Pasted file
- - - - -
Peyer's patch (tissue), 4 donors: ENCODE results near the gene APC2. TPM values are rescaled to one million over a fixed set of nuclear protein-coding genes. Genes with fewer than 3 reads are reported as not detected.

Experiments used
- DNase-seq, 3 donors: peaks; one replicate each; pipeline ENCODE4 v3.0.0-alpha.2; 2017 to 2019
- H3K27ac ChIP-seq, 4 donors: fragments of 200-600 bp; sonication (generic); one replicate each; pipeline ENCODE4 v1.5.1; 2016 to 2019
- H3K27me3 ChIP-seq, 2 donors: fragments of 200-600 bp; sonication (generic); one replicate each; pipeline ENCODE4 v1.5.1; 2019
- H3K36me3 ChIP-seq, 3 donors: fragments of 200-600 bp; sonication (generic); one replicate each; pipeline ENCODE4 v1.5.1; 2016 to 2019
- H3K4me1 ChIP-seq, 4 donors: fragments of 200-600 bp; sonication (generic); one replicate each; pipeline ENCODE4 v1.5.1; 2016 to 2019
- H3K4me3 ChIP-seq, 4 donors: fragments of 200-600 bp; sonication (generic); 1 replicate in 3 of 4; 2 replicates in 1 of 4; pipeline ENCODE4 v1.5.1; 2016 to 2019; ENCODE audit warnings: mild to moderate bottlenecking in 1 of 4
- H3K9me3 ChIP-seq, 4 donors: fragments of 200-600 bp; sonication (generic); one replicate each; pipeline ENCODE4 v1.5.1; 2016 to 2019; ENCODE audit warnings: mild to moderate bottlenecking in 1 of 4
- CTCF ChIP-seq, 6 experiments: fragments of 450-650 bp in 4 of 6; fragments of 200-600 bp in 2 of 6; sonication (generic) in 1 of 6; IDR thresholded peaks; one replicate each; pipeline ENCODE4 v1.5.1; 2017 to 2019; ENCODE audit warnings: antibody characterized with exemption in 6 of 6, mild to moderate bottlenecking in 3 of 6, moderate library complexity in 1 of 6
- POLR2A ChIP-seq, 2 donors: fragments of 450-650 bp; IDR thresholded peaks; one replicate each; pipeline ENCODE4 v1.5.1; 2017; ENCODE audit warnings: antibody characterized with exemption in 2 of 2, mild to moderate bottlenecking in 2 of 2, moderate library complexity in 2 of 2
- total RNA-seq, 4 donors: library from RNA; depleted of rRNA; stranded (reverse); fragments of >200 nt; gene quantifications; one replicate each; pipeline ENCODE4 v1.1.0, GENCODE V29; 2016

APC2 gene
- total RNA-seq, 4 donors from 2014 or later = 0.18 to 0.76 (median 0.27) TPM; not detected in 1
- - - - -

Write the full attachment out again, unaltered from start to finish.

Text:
Peyer's patch (tissue), 4 donors: ENCODE results near the gene APC2. TPM values are rescaled to one million over a fixed set of nuclear protein-coding genes. Genes with fewer than 3 reads are reported as not detected.

Experiments used
- DNase-seq, 3 donors: peaks; one replicate each; pipeline ENCODE4 v3.0.0-alpha.2; 2017 to 2019
- H3K27ac ChIP-seq, 4 donors: fragments of 200-600 bp; sonication (generic); one replicate each; pipeline ENCODE4 v1.5.1; 2016 to 2019
- H3K27me3 ChIP-seq, 2 donors: fragments of 200-600 bp; sonication (generic); one replicate each; pipeline ENCODE4 v1.5.1; 2019
- H3K36me3 ChIP-seq, 3 donors: fragments of 200-600 bp; sonication (generic); one replicate each; pipeline ENCODE4 v1.5.1; 2016 to 2019
- H3K4me1 ChIP-seq, 4 donors: fragments of 200-600 bp; sonication (generic); one replicate each; pipeline ENCODE4 v1.5.1; 2016 to 2019
- H3K4me3 ChIP-seq, 4 donors: fragments of 200-600 bp; sonication (generic); 1 replicate in 3 of 4; 2 replicates in 1 of 4; pipeline ENCODE4 v1.5.1; 2016 to 2019; ENCODE audit warnings: mild to moderate bottlenecking in 1 of 4
- H3K9me3 ChIP-seq, 4 donors: fragments of 200-600 bp; sonication (generic); one replicate each; pipeline ENCODE4 v1.5.1; 2016 to 2019; ENCODE audit warnings: mild to moderate bottlenecking in 1 of 4
- CTCF ChIP-seq, 6 experiments: fragments of 450-650 bp in 4 of 6; fragments of 200-600 bp in 2 of 6; sonication (generic) in 1 of 6; IDR thresholded peaks; one replicate each; pipeline ENCODE4 v1.5.1; 2017 to 2019; ENCODE audit warnings: antibody characterized with exemption in 6 of 6, mild to moderate bottlenecking in 3 of 6, moderate library complexity in 1 of 6
- POLR2A ChIP-seq, 2 donors: fragments of 450-650 bp; IDR thresholded peaks; one replicate each; pipeline ENCODE4 v1.5.1; 2017; ENCODE audit warnings: antibody characterized with exemption in 2 of 2, mild to moderate bottlenecking in 2 of 2, moderate library complexity in 2 of 2
- total RNA-seq, 4 donors: library from RNA; depleted of rRNA; stranded (reverse); fragments of >200 nt; gene quantifications; one replicate each; pipeline ENCODE4 v1.1.0, GENCODE V29; 2016

APC2 gene
- total RNA-seq, 4 donors from 2014 or later = 0.18 to 0.76 (median 0.27) TPM; not detected in 1